Messari Co-Founder Nic Carter, a well-known cryptocurrency advocate and industry commentator, recently took to the social media platform X (formerly Twitter) to express his concerns about the Democratic Party’s increasingly anti-crypto stance. In a long post, Carter argued that the Democrats’ approach to cryptocurrency regulation could be a political misstep, potentially alienating a significant portion of the electorate without achieving any substantial policy objectives.

Carter pointed out that the Democratic efforts to impose stringent regulations on cryptocurrencies don’t necessarily support their broader policy objectives. He referenced the recent reversal of the SAB121 guidance, which he believes could have aligned with Democratic goals by allowing major banks to custody cryptocurrencies, thereby facilitating better government oversight and enhancing the stability of the financial system. Furthermore, he noted the benefits of stablecoins, which are often tied to the U.S. dollar, in strengthening the dollar, supporting Treasury buyers, and easing the management of national debt.

Highlighting the widespread public interest and investment in cryptocurrencies, Carter cited a study by Paradigm showing that about 19% of American voters own some form of cryptocurrency, split roughly evenly between Democrats and Republicans. He argued that for many of these voters, cryptocurrency is a significant issue. Carter added that prominent Democrats like Senator Elizabeth Warren, who has spoken of building an “anti-crypto army,” are effectively signaling to a large segment of the population that their financial investments are at risk—a stance that may not resonate well with voters.

Carter also noted the scarcity of vehement anti-crypto advocates among the general public, suggesting that the Democratic Party is unlikely to gain substantial support by opposing cryptocurrency. Conversely, he proposed that crypto-focused political action committees (PACs) could influence critical states in upcoming elections, potentially affecting key appointments like the next SEC chair. He used Ohio’s Senate race between crypto-skeptic Sherrod Brown and crypto-friendly Bernie Moreno as an example of where crypto PACs could significantly impact the outcome.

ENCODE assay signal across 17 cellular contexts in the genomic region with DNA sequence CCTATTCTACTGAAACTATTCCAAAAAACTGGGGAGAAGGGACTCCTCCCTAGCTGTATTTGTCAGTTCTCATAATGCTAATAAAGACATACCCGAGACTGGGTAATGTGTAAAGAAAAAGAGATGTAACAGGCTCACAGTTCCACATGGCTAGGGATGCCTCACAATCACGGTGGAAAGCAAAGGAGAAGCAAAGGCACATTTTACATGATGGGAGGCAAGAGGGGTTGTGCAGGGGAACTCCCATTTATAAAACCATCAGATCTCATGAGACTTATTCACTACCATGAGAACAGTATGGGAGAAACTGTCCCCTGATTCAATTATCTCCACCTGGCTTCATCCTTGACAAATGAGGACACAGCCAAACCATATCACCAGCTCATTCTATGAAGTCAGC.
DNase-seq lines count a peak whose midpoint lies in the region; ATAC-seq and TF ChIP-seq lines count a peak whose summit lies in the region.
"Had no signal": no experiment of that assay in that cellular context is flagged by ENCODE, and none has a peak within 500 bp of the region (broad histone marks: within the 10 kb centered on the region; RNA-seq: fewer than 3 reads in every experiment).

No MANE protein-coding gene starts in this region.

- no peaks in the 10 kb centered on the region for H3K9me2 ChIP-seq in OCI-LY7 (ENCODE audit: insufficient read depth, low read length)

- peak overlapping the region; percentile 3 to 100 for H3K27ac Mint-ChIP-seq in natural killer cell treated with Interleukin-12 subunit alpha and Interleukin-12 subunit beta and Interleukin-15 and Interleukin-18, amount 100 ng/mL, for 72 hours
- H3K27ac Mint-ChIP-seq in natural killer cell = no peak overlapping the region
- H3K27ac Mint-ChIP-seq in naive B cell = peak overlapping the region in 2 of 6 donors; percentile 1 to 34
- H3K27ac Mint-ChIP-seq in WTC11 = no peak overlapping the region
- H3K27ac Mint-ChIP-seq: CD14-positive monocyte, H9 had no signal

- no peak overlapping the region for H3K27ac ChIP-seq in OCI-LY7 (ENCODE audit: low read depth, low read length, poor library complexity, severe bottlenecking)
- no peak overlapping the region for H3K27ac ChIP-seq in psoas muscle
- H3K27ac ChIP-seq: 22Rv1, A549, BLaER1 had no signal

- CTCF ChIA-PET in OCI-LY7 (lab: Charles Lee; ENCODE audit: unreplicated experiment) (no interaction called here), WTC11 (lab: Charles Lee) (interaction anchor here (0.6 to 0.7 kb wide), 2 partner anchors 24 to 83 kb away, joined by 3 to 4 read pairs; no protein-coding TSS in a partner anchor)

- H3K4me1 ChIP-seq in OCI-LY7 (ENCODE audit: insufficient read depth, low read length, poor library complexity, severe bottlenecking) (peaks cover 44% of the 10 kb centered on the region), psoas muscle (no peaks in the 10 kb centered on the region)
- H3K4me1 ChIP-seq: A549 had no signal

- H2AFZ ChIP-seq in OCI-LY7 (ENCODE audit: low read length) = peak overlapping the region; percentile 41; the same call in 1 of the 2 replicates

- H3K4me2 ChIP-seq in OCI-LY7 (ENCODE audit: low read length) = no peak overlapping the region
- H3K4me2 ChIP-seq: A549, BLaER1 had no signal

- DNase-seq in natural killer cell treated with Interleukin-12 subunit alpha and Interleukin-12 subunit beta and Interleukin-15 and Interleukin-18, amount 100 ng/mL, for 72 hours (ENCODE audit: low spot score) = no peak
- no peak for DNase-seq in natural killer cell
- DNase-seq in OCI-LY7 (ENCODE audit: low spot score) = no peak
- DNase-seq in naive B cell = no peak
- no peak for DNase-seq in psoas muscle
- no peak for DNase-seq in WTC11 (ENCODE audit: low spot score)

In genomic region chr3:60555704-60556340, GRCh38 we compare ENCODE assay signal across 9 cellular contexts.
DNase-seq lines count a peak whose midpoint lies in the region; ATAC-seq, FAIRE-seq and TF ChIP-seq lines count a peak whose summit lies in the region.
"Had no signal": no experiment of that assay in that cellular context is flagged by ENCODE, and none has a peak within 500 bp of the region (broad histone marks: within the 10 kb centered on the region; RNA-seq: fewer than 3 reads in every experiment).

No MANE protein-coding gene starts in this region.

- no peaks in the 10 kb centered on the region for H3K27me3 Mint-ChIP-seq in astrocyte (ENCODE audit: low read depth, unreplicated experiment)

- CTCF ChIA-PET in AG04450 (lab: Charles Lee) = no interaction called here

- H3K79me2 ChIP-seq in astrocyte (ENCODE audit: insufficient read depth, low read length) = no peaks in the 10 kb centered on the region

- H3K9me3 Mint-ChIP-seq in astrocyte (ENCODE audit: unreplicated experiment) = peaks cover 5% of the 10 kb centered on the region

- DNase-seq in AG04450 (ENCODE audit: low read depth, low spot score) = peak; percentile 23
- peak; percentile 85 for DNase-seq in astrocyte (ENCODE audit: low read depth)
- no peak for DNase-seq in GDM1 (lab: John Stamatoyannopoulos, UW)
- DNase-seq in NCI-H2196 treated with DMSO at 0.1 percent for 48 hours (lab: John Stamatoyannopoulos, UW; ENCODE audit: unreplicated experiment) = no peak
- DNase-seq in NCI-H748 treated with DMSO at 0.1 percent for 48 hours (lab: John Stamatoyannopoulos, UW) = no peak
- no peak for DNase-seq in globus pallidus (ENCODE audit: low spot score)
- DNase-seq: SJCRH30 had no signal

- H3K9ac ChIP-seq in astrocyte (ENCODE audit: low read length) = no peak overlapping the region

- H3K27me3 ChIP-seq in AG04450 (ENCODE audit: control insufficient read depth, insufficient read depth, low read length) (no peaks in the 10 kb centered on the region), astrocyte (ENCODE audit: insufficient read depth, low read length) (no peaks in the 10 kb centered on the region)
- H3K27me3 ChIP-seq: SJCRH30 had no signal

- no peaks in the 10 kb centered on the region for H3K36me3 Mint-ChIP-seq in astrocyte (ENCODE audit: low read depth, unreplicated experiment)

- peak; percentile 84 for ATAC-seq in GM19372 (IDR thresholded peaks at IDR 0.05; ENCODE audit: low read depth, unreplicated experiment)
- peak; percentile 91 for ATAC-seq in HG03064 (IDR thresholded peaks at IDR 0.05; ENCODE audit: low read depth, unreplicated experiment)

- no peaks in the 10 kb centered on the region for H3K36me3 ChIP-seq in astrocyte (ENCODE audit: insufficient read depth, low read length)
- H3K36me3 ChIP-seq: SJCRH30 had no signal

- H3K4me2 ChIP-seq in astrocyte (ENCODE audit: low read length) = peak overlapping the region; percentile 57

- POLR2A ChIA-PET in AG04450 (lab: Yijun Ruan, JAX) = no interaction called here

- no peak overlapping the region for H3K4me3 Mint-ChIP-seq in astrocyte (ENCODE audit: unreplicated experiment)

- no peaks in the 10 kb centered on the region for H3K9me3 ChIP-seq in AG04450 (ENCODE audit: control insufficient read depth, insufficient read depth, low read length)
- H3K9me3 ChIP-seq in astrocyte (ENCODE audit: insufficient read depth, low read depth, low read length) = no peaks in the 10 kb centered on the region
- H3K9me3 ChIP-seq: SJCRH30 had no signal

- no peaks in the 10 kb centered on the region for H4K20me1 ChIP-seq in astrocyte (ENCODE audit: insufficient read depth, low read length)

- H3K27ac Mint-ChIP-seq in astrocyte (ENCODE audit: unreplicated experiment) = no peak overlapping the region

Furthermore, Carter referenced recent primary results, such as the defeat of crypto-critic Katie Porter by Adam Schiff, as evidence of the growing political influence of the cryptocurrency community. By positioning cryptocurrency regulation as a pivotal issue in the election, Carter mentioned, Democrats might inadvertently ensure that crypto-related funding becomes a major factor in political campaigning.

According to Carter, the Democratic Party’s anti-crypto stance is largely influenced by its more radical progressive members, like Senator Elizabeth Warren. He believes that figures such as SEC Chair Gary Gensler and FDIC Chair Martin Gruenberg, both linked to Warren, are leading to extreme regulatory measures that do not resonate with the broader public’s view on cryptocurrencies.

Carter argued that the progressives are underestimating the level of popular support for cryptocurrencies and might not shift their stance until facing significant opposition from moderate Democrats. He concluded that the Democrats have mistakenly turned cryptocurrency into a contentious campaign issue, giving their political adversaries an easy point of attack.

Last week, former U.S. President Donald Trump, currently in the race for the presidency in 2024, voiced his support for cryptocurrencies at an event for Trump NFT holders held at his Mar-a-Lago estate in Florida. The former president expressed concerns about the departure of cryptocurrency firms from the U.S., attributing it to an unwelcoming environment for digital assets. He emphasized the need for a more accommodating approach, stating, “If we’re going to embrace it, we have to let them be here.”

At the gathering, Trump engaged with a crowd knowledgeable about crypto, indicating his openness to receiving campaign contributions in Bitcoin and similar digital currencies. He further criticized the current administration, accusing President Joe Biden and SEC Chair Gary Gensler of being uninformed and adverse towards the cryptocurrency sector.

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